Roche’s “MyDose” Clinical Supply project was initiated to produce the MyDose device, a single-use infusion device, which is a new platform for automatic drug delivery of high volume drugs to patients. As such, it necessitated the building of a new production facility with state-of-the-art process modules tailored specifically to the production of the MyDose device.
The MyDose device consists of 83 individual components and requires 40 production steps to manufacture. The challenges associated with developing and designing the device were vastly outweighed by the challenges of producing the correct, optimized manufacturing process layout in a relatively small existing space and under enormous time pressure.
To meet this project’s unique requirements, F. Hoffmann – La Roche employed a combination of existing, proven technology and specific customizations. In some cases, entirely new applications served as a basis for the manufacturing process layout. Assembly and welding of the fluid path components of the MyDose device is the most complex step and required the installation of a laser welding process in a clean room environment. The process design and development were critical success factors of Roche’s new delivery platform. For that reason, the Facility of the Year Awards Judging Panel felt that this project demonstrates excellent innovation by the industry.
To enable production of forthcoming products, MedImmune chose to build and license a flexible, large-scale mammalian cell culture-based production facility adjacent to their existing Frederick Manufacturing Center (FMC) in Frederick, Maryland, USA.
MedImmune’s FMC Expansion, Building 633, was a complex and challenging project that was delivered in an aggressive timeline with an outstanding safety record – completing the project with over 2.3 million man-hours without a lost time incident. The project delivered a facility that is capable of handling a wide range of product titers supported by a fully integrated process control system (PCS).
The project team implemented innovative strategies to assure project success. The team used a military-inspired, four-tiered training methodology to help transition the workforce to the new facility. MedImmune supplemented the training program with a comprehensive shakedown schedule that maximized practice runs prior to process validation. The team also developed a simulator that enabled them to execute commissioning and qualification of the PCS offline, freeing up physical equipment for shakedown runs.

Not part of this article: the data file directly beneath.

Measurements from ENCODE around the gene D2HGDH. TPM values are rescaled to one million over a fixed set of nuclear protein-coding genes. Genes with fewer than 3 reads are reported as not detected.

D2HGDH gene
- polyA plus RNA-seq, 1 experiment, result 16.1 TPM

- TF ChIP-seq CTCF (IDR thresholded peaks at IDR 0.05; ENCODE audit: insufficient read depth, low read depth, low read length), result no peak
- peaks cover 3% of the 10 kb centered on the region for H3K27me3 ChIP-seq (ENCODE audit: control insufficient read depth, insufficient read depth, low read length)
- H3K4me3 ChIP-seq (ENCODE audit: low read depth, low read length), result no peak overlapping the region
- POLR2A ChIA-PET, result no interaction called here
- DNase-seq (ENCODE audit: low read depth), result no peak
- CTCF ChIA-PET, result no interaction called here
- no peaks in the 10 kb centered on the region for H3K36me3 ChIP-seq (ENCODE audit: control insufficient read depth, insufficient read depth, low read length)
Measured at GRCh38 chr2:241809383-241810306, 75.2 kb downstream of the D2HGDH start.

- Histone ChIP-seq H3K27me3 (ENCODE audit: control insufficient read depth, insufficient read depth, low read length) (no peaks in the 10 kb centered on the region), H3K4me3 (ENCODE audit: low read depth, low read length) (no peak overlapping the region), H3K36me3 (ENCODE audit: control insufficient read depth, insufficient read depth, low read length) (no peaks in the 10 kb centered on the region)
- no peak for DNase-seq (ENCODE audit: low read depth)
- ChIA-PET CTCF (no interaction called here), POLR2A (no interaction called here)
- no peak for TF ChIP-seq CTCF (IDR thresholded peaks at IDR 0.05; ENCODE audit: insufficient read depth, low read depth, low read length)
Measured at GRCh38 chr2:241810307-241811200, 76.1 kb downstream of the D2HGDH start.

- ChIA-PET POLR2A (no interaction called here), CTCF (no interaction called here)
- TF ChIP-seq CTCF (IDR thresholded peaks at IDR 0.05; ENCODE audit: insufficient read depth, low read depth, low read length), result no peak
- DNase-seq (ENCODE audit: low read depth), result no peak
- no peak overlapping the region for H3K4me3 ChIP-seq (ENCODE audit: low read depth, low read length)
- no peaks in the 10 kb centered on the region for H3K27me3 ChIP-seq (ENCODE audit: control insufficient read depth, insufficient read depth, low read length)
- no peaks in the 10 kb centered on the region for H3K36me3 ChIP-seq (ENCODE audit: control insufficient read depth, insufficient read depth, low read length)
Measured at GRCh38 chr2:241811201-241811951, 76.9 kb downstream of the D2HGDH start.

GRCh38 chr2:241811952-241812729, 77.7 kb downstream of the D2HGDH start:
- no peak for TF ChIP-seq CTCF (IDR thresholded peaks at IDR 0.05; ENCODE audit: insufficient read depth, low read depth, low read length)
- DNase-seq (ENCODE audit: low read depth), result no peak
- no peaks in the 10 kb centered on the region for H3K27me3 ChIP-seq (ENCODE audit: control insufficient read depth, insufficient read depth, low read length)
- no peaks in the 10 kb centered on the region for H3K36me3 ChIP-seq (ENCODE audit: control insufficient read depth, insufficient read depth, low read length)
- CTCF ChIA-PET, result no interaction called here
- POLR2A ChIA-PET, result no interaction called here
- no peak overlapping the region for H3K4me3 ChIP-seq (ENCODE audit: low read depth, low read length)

Despite the aggressive project schedule, the team successfully completed over 13 shakedown runs and three PV runs, and did so concurrent to on-going construction work and ICQ efforts. From the start of manufacturing in the facility, the product has met all established process benchmarks without a single contamination or lost batch. In the end, solid planning, innovative problem resolution, and fast-paced but efficient execution allowed MedImmune to build and validate a world-class, flexible manufacturing facility with a state-of-the-art automation system.
The mission of Merck’s Global Clinical Supplies Manufacturing, Packaging and Warehouse Expansion project in Summit, New Jersey, USA was to expand, enhance, and integrate core drug product development, manufacturing, and packaging capabilities. The project was also designed to meet the strategic need to increase productivity and efficiently manage a significant increase in clinical trial patient demand, and create a facility capable of supporting both conventional and potent compounds. Meeting these goals would introduce engineering controls to limit possible exposure and reduce reliance on personal protective equipment.
To accomplish this goal, a parallel, three-phased “hybrid-build” approach was employed. Specifically, Merck used an existing decommissioned production building, partially demolishing, renovating and adapting the structure for improved clinical manufacturing and development. The project included utilization of modular building construction for the primary manufacturing operations, as well as a stick-built three-floor operations support facility.
This approach required careful coordinating by the project team between all three phases, the general site preparation and an existing adjacent Solution Distribution Center operation. The result was a well-coordinated project bringing all three phases together to successful completion, with seamless quality, ahead of schedule. This approach also proved to be cost-effective when compared to more conventional options, as Merck was able to maximize reuse of existing infrastructure.
The Novartis Vaccines’ Marburg Site (known as the MARS project), located in Marburg, Germany, is intended to satisfy future potential growth in vaccine production volumes driven by health-care and market demands, current and future GMP and regulatory requirements, requirements for state-of-the-art facilities, and efficiency and productivity improvements.